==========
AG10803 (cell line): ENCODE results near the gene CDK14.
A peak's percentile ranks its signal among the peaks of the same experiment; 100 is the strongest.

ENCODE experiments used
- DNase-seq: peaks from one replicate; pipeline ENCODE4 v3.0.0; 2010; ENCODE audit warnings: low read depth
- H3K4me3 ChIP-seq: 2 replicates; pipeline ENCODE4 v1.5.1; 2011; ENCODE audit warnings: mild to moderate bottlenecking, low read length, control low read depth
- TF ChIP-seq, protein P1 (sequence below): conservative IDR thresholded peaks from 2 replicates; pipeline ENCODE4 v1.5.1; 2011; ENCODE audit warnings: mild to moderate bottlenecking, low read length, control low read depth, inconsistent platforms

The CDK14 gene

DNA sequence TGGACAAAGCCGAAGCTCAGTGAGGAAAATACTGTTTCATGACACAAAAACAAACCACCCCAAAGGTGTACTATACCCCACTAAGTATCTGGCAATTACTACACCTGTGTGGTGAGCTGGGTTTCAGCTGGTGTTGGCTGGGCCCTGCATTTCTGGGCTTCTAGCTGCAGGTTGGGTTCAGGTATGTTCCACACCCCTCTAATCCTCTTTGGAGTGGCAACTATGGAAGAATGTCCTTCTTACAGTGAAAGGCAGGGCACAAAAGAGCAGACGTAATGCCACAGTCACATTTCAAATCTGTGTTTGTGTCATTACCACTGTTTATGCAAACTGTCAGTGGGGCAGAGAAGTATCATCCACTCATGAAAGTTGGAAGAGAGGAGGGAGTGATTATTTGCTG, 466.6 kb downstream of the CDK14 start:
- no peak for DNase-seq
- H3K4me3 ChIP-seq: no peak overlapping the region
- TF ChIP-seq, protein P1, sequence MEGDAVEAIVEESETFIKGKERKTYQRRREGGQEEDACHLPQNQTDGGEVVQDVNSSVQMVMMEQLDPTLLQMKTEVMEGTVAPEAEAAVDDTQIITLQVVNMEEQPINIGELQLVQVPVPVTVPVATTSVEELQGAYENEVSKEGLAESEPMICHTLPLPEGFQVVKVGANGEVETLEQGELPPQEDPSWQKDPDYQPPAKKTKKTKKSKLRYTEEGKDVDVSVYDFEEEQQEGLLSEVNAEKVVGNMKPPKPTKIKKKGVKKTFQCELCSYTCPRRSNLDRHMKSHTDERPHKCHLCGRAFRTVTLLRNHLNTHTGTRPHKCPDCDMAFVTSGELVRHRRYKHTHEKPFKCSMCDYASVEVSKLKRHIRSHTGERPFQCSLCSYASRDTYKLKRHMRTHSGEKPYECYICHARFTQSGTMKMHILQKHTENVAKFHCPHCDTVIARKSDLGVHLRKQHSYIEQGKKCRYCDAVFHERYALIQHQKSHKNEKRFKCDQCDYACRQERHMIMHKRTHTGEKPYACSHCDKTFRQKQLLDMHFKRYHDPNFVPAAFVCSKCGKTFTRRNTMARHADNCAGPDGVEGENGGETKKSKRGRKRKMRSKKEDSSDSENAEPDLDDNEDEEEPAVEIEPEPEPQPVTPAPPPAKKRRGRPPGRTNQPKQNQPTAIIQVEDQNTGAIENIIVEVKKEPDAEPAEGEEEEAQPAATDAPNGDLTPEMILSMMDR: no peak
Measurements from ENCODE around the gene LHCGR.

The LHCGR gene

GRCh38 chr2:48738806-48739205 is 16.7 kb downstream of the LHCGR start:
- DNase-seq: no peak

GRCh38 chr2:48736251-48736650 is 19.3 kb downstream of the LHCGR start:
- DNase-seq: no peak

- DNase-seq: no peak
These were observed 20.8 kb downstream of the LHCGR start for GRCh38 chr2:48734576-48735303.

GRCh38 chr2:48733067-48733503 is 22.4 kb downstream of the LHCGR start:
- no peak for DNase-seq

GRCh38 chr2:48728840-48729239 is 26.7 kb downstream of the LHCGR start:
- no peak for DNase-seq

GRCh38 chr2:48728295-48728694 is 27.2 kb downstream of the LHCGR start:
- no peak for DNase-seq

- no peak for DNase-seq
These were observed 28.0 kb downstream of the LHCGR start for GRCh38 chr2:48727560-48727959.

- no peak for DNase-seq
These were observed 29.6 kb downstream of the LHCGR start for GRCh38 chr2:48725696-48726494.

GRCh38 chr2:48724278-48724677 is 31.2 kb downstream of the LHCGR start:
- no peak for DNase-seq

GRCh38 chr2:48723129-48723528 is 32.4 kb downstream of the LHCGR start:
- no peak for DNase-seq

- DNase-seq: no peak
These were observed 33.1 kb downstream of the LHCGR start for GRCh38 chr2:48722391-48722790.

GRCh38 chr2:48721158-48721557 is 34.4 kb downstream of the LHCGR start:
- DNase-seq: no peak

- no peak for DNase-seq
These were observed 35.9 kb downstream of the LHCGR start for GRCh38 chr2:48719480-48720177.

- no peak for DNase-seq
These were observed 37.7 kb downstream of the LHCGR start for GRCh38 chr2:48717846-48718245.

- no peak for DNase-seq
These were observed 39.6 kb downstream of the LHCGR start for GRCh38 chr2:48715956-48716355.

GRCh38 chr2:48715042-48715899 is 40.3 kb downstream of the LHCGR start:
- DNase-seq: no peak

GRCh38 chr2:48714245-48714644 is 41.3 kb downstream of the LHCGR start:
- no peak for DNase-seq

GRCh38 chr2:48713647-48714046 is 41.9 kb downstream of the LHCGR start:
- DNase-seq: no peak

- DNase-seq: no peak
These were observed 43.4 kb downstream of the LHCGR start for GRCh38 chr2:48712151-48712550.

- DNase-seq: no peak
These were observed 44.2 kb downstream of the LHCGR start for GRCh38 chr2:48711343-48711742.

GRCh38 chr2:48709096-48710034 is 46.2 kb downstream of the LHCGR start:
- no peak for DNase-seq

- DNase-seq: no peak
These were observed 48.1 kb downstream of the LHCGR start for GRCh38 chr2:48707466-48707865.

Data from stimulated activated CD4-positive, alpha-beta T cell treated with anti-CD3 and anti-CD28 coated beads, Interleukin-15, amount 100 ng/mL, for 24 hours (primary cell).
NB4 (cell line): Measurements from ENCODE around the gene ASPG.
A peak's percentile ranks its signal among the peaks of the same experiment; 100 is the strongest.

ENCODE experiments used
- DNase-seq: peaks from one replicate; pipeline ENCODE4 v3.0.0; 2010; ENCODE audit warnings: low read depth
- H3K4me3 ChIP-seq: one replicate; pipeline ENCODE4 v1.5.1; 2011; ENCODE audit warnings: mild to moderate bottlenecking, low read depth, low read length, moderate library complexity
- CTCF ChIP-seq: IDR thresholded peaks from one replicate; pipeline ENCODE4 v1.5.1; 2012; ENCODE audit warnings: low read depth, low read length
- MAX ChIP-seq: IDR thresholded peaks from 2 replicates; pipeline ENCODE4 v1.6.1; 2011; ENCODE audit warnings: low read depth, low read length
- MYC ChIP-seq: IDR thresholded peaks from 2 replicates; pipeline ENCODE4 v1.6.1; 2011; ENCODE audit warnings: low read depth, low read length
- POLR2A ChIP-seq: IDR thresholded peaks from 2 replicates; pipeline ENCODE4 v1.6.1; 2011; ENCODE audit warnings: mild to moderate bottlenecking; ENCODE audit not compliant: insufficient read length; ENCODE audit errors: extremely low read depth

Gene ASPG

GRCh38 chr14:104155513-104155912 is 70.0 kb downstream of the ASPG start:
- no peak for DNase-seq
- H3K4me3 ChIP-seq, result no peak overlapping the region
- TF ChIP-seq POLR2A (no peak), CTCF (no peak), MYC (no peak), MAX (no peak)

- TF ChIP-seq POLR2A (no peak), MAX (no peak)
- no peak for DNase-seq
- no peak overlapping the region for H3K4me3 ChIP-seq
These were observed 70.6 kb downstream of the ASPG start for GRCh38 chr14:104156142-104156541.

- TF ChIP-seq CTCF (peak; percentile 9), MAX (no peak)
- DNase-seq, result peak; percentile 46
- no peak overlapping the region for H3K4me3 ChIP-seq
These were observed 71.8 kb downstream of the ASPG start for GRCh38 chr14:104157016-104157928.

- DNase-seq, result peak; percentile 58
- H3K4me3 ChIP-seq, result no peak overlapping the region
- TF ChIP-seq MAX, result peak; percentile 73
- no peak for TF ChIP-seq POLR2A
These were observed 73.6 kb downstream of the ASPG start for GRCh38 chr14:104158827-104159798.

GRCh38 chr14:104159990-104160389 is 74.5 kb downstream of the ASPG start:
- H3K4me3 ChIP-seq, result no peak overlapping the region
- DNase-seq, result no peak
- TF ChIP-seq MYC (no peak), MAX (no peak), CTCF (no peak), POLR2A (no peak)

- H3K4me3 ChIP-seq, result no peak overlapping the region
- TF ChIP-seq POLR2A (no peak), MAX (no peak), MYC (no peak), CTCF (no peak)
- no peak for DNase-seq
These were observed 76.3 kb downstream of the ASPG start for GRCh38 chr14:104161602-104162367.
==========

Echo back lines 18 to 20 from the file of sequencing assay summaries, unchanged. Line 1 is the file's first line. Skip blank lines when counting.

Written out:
- DNase-seq: no peak
These were observed 20.8 kb downstream of the LHCGR start for GRCh38 chr2:48734576-48735303.

GRCh38 chr2:48733067-48733503 is 22.4 kb downstream of the LHCGR start: